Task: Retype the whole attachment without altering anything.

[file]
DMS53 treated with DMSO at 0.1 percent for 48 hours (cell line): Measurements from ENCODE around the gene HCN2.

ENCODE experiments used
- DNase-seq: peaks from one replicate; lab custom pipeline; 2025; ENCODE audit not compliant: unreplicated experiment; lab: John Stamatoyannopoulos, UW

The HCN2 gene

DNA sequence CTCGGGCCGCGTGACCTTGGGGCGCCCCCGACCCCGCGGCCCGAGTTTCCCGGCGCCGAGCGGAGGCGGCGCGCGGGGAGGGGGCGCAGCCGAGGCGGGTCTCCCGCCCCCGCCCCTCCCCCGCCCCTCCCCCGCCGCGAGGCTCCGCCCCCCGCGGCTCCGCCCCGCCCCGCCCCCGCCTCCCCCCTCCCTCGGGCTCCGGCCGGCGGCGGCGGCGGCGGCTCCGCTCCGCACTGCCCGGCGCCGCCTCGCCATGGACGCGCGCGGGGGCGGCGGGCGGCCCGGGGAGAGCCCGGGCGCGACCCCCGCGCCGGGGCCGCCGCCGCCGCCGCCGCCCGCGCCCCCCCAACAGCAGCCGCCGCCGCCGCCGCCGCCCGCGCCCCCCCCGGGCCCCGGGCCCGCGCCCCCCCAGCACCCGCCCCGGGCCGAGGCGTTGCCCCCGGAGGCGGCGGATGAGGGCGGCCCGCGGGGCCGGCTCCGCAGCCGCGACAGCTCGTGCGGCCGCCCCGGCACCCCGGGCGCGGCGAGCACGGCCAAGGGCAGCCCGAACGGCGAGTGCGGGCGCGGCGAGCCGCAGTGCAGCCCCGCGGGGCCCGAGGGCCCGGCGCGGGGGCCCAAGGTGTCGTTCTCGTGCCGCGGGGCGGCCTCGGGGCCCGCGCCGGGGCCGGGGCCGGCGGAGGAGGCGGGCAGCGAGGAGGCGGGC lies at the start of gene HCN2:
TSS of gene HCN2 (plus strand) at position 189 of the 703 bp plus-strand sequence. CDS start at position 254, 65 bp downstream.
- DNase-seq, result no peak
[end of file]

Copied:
DMS53 treated with DMSO at 0.1 percent for 48 hours (cell line): Measurements from ENCODE around the gene HCN2.

ENCODE experiments used
- DNase-seq: peaks from one replicate; lab custom pipeline; 2025; ENCODE audit not compliant: unreplicated experiment; lab: John Stamatoyannopoulos, UW

The HCN2 gene

DNA sequence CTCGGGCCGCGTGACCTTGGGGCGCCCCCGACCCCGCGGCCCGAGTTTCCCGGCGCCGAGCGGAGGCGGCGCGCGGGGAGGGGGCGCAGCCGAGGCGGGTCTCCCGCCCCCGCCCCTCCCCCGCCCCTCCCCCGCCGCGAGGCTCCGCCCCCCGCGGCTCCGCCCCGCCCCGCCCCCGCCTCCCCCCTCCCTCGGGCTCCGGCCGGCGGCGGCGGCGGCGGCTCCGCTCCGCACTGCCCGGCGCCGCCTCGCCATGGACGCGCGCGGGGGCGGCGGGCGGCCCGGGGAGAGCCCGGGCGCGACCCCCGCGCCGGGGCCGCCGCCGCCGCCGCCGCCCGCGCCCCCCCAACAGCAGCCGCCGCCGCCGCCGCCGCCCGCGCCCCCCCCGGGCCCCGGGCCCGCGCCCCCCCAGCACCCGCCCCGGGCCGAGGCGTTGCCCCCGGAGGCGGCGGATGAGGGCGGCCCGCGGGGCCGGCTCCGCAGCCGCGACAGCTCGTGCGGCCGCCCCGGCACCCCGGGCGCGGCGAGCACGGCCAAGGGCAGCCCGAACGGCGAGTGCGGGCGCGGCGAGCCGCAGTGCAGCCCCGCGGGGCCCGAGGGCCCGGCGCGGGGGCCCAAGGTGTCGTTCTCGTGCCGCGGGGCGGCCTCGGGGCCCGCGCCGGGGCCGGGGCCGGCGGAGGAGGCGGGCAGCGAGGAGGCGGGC lies at the start of gene HCN2:
TSS of gene HCN2 (plus strand) at position 189 of the 703 bp plus-strand sequence. CDS start at position 254, 65 bp downstream.
- DNase-seq, result no peak